In the 2006 franchise reboot Casino Royal, James Bond meets his MI 6 contact Vesper Lynde on the train to Montenegro to be briefed on the details of his mission. After dinner they spar conversationally, each trying to size up the other. (And from an operational and sexual standpoint battle to impose their respective dominance.) Lynde wonders aloud if Bond is little more than a former SAS type with an easy smile and expensive watch. “Rolex?” she asks. Bond replies “Omega.” Both esteemed brands made only in Switzerland, a country long associated with high-end watches.
One wonders how a small, mountainous, landlocked country with few natural resources could be a global leader in quality wristwatches but also secure (and secretive) banking as well as delectable milk chocolates, all while enjoying centuries of political neutrality. Add to this a premier tourist destination, especially for the world’s rich and famous.
Over the years Claire of the book blog The Captive Reader has been one of my go to sources when it comes to books about Europe. (As well as the Interwar Period.) Last December in one of her Library Loot posts she mentioned Swiss Watching: Inside the Land of Milk and Money by Diccon Bewes. Needing something representing Switzerland for Rose City Reader’s European Reading Challenge I went looking for a borrowable copy of Bewes’s book and secured one through Overdrive. One of Financial Times’s books of the year Swiss Watching didn’t disappoint me. Like Bruce Henderson’s Sons and Soldiers: The Untold Story of the Jews Who Escaped the Nazis and Returned with the U.S. Army to Fight Hitler is one of the year’s pleasant surprises.
Bewes, after falling in love decided to leave his native England and move to Switzerland to be with his boyfriend. Traveling from one end of the country to another his book is an intimate, intelligent and candid perspective on Switzerland’s history, culture and geography, similar to what his fellow Brits John Hooper and Tobias Jones did for Italy in their respective books The Italians and The Dark Heart of Italy: An Incisive Portrait of Europe’s Most Beautiful, Most Disconcerting Country.
Through Bewes’s eyes you see Switzerland as a land of contradictions, starting with the nation’s longstanding practice of political neutrality. For hundreds of years, even through two world wars Switzerland has avoided belligerency. Neutral but not pacifist, Switzerland is a leading exporter of military hardware, on occasion even selling arms to both warring sides. Traditionally, all Swiss all males are required to serve in the military. (Only recently was a nonmilitary service option added.) After released from active duty each reservist is required to keep a service rifle in his home, leading to Switzerland having more gun-related suicides than anywhere in Europe. (In hopes of addressing this disturbing distinction, the ammo is now safely secured in Swiss armories.) Lastly, the nation is crawling with fallout shelters, even apartments have a basement location where Swiss can ride out a nuclear exchange.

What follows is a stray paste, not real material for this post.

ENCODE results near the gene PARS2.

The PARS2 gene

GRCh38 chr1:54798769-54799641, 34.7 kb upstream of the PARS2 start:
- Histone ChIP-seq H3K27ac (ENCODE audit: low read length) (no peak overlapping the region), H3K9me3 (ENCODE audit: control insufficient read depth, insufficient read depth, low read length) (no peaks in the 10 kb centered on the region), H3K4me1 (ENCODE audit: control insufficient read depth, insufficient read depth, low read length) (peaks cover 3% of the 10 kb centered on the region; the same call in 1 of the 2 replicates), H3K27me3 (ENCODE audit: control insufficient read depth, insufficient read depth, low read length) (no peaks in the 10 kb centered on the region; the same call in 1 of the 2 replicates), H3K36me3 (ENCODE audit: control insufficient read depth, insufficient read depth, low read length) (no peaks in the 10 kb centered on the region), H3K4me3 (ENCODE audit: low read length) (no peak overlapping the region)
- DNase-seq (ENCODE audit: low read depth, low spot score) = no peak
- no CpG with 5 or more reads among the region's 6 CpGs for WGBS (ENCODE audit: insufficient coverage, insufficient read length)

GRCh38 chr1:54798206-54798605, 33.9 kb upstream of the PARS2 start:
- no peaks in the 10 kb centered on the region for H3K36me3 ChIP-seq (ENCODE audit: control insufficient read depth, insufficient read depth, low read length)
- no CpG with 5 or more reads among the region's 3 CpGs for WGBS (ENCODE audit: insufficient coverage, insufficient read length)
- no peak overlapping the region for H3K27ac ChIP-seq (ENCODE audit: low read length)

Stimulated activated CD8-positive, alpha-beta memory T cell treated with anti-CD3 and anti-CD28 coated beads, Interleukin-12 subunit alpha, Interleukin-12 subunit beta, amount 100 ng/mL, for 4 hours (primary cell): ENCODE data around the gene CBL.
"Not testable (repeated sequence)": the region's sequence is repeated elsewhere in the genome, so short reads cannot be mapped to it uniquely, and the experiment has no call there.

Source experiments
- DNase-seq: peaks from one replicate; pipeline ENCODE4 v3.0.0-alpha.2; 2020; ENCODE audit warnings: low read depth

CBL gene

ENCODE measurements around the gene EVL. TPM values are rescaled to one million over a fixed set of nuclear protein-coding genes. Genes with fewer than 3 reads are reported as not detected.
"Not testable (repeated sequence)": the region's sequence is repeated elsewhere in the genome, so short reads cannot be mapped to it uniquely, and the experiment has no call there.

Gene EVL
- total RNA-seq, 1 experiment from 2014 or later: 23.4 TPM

Politically, Switzerland is probably one of the most democratic nations on earth. Like most European nations it has an elected bicameral parliament but Switzerland boasts no president or prime minister with executive powers. The closest the Swiss have is the seven member Federal Council which serves as a collective head of state with a rotating Presidency that’s chiefly ceremonial. Almost all important legislation is decided by referendum, both at the national and local level. However, despite being one of the world’s few, if only direct democracies voter participation is surprisingly low. Because Switzerland’s path to citizenship is heavily skewed against immigrants and their children close to 20 percent of the population are non citizens and thus ineligible to vote. Another rarity among the world’s democracies, Swiss women didn’t earn the right to vote in national elections until 1971. Not until 1992 did the last Swiss federal state or Canton grant women the vote in a local election.
Landlocked and bereft of natural resources the Swiss would need to be creative if they were to be successful. Beginning in the 19th century the Swiss built a network of railways crisscrossing the country, connecting it to its larger, more resource and sea port blessed neighbors. High value products easily transported via rail, products like premium time pieces, cheeses and milk chocolates became lucrative exports. Calvinistic Geneva with its orderly, literate and industrious culture combined with a healthy respect for thrift and privacy would make the city, and the nation as a whole a banking Mecca. Innovation would be key to Switzerland’s success, whether it be crafting a better cheeses, making chocolate more delectable by adding milk or manufacturing sexier wristwatches. Like a determined prize fighter punching above its weight no wonder the small alpine country ranks 8th in the world for Nobel Prize laureates.
Originally published in 2010 and updated in 2018, like I said at the beginning Swiss Watching is one of this year’s pleasant surprises. It might even make my year-end list of Favorite Nonfiction.